Over the past few months our library service has been gearing up for a change in library software. I work in the Greytown Library, one of four libraries that make up the Wairarapa Library Service. The WLS may be unique in New Zealand in that it is a collaboration between two local authorities (the Carterton District Council, and the South Wairarapa District Council). We run the same software and residents of the Wairarapa can join up and use the resource that is distributed over four separate towns. I tell customers that we are one library, it’s just that our rooms are very far apart! They can borrow from, or return a book to, any one of the four libraries – it’s a great service.
The new system we have adopted is Kotui, the National Library-backed New Zealand consortium (using Symphony by Sirsi-Dynex, if you’re a librarian and this means something to you!). I found it very affirming when my SWDC colleagues nominated me to go to Christchurch to be trained as a trainer in the new system (along with a Carterton colleague). We had a busy few days back in February and had to keep our knowledge alive for nearly three months before it was time to train all the staff.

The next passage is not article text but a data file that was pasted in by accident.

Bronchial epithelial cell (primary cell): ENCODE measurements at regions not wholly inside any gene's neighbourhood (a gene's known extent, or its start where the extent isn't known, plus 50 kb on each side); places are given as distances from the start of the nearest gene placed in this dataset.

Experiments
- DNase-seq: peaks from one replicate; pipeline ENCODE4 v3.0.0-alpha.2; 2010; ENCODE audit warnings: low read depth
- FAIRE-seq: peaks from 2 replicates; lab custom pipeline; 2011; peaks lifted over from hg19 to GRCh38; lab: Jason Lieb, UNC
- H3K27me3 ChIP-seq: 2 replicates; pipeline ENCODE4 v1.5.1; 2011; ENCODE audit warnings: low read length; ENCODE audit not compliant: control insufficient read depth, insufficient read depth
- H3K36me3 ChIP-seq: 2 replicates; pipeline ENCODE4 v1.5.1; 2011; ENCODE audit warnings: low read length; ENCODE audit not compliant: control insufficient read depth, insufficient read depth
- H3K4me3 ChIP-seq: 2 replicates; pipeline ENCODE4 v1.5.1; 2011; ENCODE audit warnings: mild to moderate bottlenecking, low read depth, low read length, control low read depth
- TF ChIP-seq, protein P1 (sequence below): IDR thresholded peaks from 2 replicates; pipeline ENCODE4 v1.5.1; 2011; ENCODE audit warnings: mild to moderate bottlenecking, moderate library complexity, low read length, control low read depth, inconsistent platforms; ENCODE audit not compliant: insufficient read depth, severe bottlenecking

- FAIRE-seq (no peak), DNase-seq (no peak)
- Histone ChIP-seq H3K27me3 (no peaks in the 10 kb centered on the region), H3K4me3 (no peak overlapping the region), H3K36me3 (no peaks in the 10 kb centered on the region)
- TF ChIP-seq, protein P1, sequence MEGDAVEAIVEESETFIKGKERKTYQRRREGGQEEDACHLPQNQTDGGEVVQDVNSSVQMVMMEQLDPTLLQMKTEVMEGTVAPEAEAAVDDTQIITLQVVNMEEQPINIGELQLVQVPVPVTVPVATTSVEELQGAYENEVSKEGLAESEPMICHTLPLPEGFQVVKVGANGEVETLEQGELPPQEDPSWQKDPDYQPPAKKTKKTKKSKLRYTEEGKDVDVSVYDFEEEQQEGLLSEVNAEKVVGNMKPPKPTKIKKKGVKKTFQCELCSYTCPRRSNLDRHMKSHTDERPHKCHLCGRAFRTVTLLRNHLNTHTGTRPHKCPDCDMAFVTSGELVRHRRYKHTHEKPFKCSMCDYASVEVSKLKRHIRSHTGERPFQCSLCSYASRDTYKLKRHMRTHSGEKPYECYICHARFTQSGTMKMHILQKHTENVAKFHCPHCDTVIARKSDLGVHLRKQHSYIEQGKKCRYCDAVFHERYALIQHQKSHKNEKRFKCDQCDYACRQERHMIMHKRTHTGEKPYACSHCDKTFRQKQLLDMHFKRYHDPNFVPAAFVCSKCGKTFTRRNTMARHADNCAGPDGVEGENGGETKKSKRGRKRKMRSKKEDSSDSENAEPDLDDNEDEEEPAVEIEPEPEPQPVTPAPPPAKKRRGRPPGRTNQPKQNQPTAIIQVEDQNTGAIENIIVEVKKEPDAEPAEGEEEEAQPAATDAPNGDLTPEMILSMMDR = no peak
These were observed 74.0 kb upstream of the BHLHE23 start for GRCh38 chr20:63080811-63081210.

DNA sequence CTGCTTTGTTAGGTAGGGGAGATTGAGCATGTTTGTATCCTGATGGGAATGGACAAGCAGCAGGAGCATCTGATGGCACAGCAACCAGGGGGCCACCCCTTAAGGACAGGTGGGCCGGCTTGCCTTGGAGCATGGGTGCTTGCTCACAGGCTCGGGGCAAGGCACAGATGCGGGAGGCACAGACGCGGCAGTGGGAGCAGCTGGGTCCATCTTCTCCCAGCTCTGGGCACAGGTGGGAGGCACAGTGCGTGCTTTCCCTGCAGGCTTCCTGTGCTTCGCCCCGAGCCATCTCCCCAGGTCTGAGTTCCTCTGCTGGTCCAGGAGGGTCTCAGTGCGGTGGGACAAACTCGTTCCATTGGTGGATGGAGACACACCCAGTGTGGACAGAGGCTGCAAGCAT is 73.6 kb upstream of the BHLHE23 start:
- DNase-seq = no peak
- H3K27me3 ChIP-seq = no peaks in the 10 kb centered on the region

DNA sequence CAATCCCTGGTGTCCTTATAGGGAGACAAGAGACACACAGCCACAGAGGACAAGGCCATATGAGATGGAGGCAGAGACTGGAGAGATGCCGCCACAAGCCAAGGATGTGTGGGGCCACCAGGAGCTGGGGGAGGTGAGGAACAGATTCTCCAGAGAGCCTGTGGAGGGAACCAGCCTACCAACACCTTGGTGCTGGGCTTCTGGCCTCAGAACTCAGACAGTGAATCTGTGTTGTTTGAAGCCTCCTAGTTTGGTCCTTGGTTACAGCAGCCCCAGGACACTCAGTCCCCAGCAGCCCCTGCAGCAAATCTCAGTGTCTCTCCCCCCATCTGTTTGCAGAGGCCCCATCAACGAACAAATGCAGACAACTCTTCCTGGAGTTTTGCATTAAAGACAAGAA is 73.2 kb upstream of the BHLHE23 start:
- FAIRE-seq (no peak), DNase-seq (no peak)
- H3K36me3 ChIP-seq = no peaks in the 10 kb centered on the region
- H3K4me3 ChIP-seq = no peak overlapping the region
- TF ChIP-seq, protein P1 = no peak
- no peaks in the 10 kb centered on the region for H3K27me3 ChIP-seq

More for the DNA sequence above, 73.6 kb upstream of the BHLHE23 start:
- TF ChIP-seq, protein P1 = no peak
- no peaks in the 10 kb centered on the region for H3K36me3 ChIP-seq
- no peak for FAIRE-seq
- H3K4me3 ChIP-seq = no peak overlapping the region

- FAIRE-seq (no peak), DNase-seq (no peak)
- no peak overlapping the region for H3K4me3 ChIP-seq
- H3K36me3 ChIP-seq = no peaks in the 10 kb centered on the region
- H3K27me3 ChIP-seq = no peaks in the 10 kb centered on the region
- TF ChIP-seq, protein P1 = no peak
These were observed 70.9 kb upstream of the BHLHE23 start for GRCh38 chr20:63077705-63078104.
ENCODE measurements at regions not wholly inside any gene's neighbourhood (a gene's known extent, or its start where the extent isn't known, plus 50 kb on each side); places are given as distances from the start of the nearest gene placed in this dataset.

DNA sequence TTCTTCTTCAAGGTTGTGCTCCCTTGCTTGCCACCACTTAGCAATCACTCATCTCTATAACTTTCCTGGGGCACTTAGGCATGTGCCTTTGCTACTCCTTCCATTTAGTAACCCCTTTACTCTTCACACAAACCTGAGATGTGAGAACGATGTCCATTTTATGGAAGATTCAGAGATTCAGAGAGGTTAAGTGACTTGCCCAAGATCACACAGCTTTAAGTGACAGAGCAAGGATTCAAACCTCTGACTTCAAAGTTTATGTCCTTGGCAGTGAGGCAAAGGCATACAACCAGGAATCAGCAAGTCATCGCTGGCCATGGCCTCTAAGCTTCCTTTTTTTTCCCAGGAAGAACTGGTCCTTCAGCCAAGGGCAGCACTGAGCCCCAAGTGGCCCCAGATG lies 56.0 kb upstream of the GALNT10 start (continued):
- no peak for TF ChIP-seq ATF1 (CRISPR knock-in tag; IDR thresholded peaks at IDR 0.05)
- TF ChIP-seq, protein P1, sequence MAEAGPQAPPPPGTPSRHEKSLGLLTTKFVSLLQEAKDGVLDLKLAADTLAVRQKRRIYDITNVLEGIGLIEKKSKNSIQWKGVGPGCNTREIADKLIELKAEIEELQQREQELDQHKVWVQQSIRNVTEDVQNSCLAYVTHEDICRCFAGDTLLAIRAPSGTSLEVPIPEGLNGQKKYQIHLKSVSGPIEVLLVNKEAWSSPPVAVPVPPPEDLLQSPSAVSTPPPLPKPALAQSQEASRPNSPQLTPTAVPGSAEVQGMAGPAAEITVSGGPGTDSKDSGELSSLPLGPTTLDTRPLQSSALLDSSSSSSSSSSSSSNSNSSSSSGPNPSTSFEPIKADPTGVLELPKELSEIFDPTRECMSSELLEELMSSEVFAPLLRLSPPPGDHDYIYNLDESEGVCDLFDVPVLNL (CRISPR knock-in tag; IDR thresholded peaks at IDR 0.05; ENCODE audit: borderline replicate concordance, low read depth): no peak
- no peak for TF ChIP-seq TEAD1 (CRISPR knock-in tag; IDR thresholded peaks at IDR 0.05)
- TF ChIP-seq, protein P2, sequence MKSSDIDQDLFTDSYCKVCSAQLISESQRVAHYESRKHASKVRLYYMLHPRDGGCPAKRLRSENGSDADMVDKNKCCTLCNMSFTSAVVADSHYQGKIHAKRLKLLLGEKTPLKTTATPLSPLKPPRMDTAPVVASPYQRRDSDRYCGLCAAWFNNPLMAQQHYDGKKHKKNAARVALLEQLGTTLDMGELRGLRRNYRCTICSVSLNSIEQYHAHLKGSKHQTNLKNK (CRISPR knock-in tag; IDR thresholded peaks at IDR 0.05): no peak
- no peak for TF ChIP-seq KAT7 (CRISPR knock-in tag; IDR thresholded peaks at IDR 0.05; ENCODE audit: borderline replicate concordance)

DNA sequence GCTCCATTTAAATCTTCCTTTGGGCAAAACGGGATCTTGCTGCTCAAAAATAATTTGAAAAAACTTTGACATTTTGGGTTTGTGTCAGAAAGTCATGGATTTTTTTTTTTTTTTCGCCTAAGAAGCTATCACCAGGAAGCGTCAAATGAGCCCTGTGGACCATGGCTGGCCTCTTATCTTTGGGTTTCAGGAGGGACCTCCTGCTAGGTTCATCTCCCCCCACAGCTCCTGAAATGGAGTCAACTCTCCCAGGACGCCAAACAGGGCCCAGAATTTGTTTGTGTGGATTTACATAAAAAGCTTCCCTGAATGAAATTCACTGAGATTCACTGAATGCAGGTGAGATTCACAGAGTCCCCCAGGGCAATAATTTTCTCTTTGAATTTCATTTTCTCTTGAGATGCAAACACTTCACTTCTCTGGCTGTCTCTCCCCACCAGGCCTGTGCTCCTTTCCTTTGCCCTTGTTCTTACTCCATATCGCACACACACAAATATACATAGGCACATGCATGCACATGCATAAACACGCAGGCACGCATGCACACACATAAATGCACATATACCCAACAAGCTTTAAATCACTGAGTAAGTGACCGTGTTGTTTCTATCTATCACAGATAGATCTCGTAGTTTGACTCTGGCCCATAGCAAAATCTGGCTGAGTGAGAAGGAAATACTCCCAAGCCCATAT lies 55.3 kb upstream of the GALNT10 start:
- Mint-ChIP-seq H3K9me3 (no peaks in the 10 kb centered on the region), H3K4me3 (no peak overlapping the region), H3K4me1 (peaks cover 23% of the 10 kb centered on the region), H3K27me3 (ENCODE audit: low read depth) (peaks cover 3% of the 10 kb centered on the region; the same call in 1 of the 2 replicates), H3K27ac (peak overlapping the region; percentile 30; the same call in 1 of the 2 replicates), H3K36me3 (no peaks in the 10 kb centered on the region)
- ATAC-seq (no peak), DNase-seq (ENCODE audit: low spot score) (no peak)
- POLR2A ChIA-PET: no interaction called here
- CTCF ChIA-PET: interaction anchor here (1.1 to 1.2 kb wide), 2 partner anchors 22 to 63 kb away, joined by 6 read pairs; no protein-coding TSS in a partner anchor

With my Greytown Library colleagues
Staff training has taken up much of May and then, on Saturday 2 June, we used our old software for the last time. The libraries were shut to the public for two days after the Queen’s Birthday holiday weekend and we worked hard with the Kotui Implementation Team over that time, getting up to speed with all the new things we had to know and do. Kotui was ‘live’ by Wednesday afternoon, and they let me do the first ‘discharge’ (the new vocabulary term we have had to learn – it means ‘return a book’!).